byMark Labbe Pilot Staff
BRAINTREE -- They stayed in an orphanage in the Haitian village of Duverger, and in the morning they prayed and at night they held adoration and traded life stories and bits of their separate cultures with the orphans. Many nights, the orphans fell asleep next to them.
Yet, it was during the day that the 19 teens and seven adult chaperones with Seaside Life Teen, a youth ministry of the Collaborative Parishes of St. Paul and Resurrection in Hingham, truly exemplified their Catholic faith.
During the first week of August, the Hingham group lived out the corporal and spiritual works of mercy in Haiti, tending to the sick and impoverished and aiding the elderly in the Haitian villages of Duverger and Dandann.
They worked through Haiti180, a non-profit mission started in 2002 by American Sean Forrest. The organization operates an orphanage, where the group stayed, a school, a church, and a home for the elderly. It's currently working on building a medical center as well.
Each morning, the group held an hour-long prayer service before spending time with the orphans.
"We were with the kids for a good amount of the trip," Katherine Stanwood, a senior at Thayer Academy in Braintree, told The Pilot after returning home.
She felt inspired by the kids, who, despite being orphans and coming from so little, "had so much energy" and always appeared to be happy.
Stanwood said she heard a staff member say the orphans are actually the lucky ones. In the orphanage, they receive care and food and a place to live and sleep -- luxuries that those who live in the villages are not always afforded.
After leaving the orphanage every morning, the group went to the villages, providing aid and assistance to those in need.
Father Sinisa Ubiparipovic, parochial vicar for the Hingham collaborative and one of the leaders of Seaside Life Teen, told The Pilot the group went on "house visits," before correcting himself.
"When I say house visits, I mean like hut visits," he said, describing how they saw families of six sometimes living in a hut around six ft. by 10 ft. large. At night, most of inhabitants of the huts simply sleep on the floor.
Every day, the group tended to Jean-Simon, a paralyzed man, who Father Ubiparipovic said "was like Jesus to us." They changed his bandages, as his body was covered in bedsores, and sang to him and prayed.
They also brought him the Eucharist every day, said Cassandra Dasco, a freshman at Hingham High School, who noticed that when they did, "he was so overwhelmed with happiness."
The group tended to others as well, singing and massaging the elderly and washing the feet of some of the villagers. Yet, for Boston College High School junior Christian Price, it was aiding an epileptic girl that stuck with him the most.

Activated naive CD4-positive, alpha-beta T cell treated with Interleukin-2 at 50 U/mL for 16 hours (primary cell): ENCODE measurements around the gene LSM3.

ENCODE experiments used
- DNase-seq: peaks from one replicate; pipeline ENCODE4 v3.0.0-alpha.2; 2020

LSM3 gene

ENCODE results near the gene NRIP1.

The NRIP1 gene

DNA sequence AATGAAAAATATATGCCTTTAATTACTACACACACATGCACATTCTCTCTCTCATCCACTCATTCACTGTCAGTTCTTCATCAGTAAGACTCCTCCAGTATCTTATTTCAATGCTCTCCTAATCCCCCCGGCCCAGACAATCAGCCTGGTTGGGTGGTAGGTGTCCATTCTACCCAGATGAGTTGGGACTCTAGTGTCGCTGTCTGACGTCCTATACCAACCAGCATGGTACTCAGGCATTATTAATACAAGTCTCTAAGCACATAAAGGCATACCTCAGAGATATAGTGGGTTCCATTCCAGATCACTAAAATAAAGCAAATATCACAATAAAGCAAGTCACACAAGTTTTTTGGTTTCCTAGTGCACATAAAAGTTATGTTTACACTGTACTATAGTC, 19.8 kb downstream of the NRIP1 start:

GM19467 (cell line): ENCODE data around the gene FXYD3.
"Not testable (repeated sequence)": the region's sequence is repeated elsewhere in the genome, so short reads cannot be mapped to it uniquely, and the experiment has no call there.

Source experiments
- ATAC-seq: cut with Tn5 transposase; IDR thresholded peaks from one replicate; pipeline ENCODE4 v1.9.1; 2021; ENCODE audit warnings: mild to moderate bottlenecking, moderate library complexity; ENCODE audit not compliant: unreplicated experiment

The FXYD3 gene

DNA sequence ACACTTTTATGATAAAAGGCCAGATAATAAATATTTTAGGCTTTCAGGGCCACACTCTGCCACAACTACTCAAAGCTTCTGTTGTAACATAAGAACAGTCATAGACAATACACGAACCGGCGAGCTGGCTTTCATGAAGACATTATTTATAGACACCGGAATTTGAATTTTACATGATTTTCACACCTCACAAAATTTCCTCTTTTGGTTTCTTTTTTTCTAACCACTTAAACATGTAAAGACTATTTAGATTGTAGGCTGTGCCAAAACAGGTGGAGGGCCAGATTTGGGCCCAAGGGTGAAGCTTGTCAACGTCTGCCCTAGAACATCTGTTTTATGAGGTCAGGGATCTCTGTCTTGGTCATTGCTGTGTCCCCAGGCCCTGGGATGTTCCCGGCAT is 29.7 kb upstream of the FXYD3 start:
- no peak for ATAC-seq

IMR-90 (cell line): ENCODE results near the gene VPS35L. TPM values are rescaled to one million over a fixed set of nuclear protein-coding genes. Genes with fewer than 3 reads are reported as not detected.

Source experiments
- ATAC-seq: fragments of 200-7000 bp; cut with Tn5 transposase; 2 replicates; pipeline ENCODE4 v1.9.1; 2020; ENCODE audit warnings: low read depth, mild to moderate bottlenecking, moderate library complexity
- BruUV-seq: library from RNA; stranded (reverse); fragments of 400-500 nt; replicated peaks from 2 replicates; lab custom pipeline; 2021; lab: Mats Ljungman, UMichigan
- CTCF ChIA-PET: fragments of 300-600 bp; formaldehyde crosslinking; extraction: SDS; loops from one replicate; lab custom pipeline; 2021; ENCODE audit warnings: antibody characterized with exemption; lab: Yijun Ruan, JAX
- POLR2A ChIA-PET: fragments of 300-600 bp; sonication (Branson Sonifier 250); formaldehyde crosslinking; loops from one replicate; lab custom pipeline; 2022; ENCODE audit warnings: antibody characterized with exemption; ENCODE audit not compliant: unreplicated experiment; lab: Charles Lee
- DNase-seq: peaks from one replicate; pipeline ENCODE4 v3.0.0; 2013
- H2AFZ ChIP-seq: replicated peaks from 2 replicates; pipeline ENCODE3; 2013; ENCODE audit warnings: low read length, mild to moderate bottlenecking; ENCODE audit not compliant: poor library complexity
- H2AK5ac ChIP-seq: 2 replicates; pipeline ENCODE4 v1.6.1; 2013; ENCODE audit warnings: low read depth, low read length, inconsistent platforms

The girl was "disregarded by everybody," said Price, and when they met her, she was covered in burns from falling into the fire during her seizures. Every day, the group would go to her hut and help treat her wounds.
"Her and I connected on a level that you can't really connect in Boston with someone," Price said.
He plans to send letters and packages to Haiti180 with the hopes that they will be passed onto her.
Seeing the poverty the villagers lived in made Stanwood realize "how fortunate" she and her group members are.
Still, she said, the trip was "honestly one of the best experiences I've ever had."
"It was rewarding, and it opened my eyes to a whole different culture in a different part of the world that I've never really been to or experienced before."
Dasco and Price felt the same, with Dasco calling the experience "completely life-changing" and Price noting it was "one of the best weeks of my life."
None of the three teens had ever been on a mission trip to another country before, but each said they would likely do one again.
This is the second trip to Haiti Seaside Life Teen, run by Father Ubiparipovic and collaborative youth minister Mickayla Hagar, has organized. The first, also through Haiti180, was in February, and Father Ubiparipovic said there are plans for another trip in February of 2018.
"All our kids have been deeply, profoundly impacted by the experience," he said.
"The faith of the Haitian people is just so incredible. When they sing at Mass, they sing, and everyone can hear them. They all know God is real," he continued.
"They have nothing and they are more joyful than we are here who have everything."